Rehabilitating Earth: The Manchester student making climate change an accessible topic for all

Toryn Whitehead wants to get more people taking about the climate change debate.

Olivia Stringer Olivia Stringer - 30th May 2021

Manchester Master’s student Toryn Whitehead is on a mission: Get people talking about climate change.

Assignments don’t come much bigger than that. But the 22-year-old seems to have found a very effective method of achieving his aim.

Toryn has set up a magazine called Rehabilitating Earth: A publication dedicated to fighting misinformation and educating people on climate change in a refreshingly accessible way. 

What began as a humble blog in September 2020 has now flourished into a site that’s opening up the conversation further and wider than Toryn had ever imagined.

Unlike other science publications, Rehabilitating Earth attempts to draw readers into the climate change debate by marrying science with art and literature.


“Climate change is this huge, huge issue that people say they care about but they’re not really doing anything because they don’t properly understand it,” Toryn told The Manc.

“I think a lot of discourse surrounding climate change is very sciency and doesn’t want the general person to get involved so I want to change that and try to take a different perspective in engaging people.


“I chose the title Rehabilitating Earth because climate change represents that the world is broken and heading for disaster and the magazine aims to provide information on how we can start to repair and move towards rehabilitating.“

Toryn now has a team of writers who regularly contribute to the magazine with articles and artistic pieces. 

Rehabilitating Earth has covered a range of topics including the acidification of oceans and issues surrounding fast fashion – and Toryn hopes the magazine’s articles will allow readers to learn something new whilst incentivising them to take action in their own lives.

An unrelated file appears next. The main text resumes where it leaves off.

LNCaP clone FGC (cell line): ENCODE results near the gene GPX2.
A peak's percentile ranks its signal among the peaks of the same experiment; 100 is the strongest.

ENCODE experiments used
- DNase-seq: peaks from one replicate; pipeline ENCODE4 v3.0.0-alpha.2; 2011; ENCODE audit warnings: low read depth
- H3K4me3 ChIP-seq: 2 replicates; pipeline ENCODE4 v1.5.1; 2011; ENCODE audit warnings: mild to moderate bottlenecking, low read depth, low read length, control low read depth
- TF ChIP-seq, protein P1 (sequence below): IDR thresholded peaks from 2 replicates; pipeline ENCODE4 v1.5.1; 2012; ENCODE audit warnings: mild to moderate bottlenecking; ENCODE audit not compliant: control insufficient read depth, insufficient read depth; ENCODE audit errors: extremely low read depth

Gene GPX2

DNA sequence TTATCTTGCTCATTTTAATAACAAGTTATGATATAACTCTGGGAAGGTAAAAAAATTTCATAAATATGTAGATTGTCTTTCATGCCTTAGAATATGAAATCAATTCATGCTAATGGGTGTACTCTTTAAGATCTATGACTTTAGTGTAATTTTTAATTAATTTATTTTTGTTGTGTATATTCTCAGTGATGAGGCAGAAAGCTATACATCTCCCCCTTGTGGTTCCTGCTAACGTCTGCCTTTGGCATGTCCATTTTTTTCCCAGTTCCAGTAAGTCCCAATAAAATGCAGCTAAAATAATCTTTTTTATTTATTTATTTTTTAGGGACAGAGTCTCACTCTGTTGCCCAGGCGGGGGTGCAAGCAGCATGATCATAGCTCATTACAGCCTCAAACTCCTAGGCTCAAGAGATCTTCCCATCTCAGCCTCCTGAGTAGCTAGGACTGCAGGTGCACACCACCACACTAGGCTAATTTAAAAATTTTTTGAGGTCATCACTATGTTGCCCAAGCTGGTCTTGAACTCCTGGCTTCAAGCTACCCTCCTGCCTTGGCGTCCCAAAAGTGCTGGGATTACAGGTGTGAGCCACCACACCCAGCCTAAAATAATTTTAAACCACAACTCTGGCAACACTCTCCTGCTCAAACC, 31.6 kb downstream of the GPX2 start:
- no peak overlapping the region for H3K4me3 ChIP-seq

Toryn is always looking for new writers who share his passion for climate change and hopes to diversify his staff so everyone can feel they have a voice in the climate change debate.

Moving forward, he plans to expand the magazine – with ambitions for a printed version. 

“I really like the idea of having the magazine as a platform for writers who don’t have any prior experience to get involved and to use it as a ladder to go up”, he stated.

A satirical zine featured on the Rehabilitating Earth website

Toryn aims to engage as many people as possible in conversations about climate change.

Alongside his magazine he has also started a ‘Climate 4 Kids’ initiative which aims to educate school children on the impacts of climate change. 


The initiative offers inspirational talks to school children of all ages and helps to break down some of the issues surrounding the topic into digestible chunks. 

“It’s great to get the children’s perspectives on the issues and listen to them,” Toryn said.

“It’s just fascinating to sit down with them and have a chat about what they do and don’t know. 

“My message to the kids is just to speak up and speak loud because your voice matters.”

Toryn is hosting a climate change poetry competition with one school in order to further his ambition of combining science with art.


He is also collaborating with Manchester based eco-friendly clothes company ‘Trouser Project’ to create some Rehabilitating Earth Merchandise and a short film about slow fashion. 

The magazine can be found on the Rehabilitating Earth website, alongside details of the Climate4kids initiative. 

Featured image: Toryn Whitehead